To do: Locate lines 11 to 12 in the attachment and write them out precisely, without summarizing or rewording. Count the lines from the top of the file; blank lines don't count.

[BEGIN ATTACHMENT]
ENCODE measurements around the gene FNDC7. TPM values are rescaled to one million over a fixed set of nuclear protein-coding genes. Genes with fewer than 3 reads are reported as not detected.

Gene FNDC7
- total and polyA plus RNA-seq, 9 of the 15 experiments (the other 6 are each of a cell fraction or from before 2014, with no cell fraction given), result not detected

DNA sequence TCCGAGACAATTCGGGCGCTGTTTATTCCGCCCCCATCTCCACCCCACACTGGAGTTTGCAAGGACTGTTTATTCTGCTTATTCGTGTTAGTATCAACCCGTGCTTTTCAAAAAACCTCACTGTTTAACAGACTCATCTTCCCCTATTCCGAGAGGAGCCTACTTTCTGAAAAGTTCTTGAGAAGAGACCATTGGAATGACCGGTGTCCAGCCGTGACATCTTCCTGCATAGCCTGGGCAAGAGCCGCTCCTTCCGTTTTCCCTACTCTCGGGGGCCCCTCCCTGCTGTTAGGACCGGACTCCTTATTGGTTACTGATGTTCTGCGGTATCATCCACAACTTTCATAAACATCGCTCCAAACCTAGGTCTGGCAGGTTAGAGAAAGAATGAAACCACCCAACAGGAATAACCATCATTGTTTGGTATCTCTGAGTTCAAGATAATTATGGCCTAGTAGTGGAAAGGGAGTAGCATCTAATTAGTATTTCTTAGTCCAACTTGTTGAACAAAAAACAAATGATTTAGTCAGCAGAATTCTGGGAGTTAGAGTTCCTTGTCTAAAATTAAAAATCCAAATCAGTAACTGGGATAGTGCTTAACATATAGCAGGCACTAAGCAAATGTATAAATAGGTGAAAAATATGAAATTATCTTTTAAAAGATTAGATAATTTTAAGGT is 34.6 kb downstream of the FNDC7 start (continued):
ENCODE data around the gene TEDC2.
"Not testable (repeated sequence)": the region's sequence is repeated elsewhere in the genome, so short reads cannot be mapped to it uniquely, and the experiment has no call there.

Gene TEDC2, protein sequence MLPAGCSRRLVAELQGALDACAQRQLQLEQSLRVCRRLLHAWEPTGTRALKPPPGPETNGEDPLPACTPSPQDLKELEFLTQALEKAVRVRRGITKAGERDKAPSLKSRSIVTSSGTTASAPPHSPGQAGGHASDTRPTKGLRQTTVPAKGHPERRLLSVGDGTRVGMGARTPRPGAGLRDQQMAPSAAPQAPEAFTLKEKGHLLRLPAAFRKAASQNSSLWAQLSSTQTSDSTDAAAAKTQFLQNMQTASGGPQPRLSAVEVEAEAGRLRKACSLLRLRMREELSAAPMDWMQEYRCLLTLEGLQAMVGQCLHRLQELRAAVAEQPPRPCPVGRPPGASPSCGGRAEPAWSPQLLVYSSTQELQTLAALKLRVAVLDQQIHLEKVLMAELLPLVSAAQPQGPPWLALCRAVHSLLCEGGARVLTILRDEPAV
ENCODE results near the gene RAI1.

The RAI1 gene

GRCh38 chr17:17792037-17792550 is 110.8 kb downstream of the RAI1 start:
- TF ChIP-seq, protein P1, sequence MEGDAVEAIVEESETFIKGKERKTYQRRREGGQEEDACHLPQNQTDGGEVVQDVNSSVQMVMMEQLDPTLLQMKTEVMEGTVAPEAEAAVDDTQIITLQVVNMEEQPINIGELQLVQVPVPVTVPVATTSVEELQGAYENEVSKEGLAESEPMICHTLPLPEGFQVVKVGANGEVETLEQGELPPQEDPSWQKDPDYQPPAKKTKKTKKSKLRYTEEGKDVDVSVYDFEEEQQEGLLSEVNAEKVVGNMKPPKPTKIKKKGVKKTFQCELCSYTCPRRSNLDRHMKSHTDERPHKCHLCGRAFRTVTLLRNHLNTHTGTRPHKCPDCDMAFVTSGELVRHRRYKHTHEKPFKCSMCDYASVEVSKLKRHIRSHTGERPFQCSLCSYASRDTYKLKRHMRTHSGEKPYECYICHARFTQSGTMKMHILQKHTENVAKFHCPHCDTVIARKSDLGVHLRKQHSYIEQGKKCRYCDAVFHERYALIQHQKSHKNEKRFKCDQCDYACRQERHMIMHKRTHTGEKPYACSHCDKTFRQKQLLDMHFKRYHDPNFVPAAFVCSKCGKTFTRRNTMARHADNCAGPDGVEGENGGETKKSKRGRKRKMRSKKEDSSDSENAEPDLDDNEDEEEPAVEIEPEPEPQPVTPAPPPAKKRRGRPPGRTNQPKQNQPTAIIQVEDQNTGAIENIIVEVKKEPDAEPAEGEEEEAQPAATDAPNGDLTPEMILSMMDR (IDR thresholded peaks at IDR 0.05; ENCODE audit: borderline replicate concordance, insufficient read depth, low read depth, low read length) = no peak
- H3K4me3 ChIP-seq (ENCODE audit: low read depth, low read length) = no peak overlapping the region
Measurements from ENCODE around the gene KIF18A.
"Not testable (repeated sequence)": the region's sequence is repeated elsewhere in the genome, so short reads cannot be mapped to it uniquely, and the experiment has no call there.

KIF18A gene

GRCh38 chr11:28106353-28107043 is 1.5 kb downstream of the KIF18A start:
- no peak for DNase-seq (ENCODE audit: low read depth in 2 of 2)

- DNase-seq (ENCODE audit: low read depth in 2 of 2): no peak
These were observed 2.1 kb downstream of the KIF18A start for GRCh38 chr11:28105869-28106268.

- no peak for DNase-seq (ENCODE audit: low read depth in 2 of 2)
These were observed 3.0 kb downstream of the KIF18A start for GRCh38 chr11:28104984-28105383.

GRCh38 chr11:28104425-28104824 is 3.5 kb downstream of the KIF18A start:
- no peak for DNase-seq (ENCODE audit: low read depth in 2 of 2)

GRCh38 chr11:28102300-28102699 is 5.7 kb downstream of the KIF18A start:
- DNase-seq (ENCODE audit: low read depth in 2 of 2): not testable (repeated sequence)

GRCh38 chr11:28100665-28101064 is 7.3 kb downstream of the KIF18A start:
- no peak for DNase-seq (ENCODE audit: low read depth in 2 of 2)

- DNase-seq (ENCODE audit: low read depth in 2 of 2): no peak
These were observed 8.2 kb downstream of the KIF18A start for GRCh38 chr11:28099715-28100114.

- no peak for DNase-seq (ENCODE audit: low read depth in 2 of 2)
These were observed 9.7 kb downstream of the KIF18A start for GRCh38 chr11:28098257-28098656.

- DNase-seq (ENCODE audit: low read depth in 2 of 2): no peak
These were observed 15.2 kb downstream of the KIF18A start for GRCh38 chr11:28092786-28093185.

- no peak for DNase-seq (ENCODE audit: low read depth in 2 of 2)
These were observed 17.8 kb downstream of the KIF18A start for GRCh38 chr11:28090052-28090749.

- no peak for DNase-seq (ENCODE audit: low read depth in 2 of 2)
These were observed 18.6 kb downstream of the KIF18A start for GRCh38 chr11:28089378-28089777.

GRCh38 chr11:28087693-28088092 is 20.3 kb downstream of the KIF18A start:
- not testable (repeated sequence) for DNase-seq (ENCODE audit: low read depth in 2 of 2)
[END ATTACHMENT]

- TF ChIP-seq, protein P1, sequence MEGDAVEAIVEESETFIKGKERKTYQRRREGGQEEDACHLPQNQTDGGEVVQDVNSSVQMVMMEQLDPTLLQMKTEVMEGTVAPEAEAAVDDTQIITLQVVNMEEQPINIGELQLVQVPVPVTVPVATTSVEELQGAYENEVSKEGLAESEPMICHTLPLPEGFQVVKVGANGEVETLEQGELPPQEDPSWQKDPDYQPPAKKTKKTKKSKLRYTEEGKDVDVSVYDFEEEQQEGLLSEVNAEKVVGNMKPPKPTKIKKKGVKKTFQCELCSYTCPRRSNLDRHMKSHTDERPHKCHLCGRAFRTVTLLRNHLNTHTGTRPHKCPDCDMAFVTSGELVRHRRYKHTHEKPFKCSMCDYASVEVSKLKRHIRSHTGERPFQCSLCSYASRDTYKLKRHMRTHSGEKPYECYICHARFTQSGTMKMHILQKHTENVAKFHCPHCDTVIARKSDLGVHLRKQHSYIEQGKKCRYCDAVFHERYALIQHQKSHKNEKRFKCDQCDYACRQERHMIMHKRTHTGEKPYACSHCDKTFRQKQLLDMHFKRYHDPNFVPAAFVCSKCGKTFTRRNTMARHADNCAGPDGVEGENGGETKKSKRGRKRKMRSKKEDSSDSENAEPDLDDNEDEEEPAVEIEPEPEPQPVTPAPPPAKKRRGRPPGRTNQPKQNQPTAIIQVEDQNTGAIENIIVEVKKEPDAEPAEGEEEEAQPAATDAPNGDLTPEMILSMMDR (IDR thresholded peaks at IDR 0.05; ENCODE audit: borderline replicate concordance, insufficient read depth, low read depth, low read length) = no peak
- H3K4me3 ChIP-seq (ENCODE audit: low read depth, low read length) = no peak overlapping the region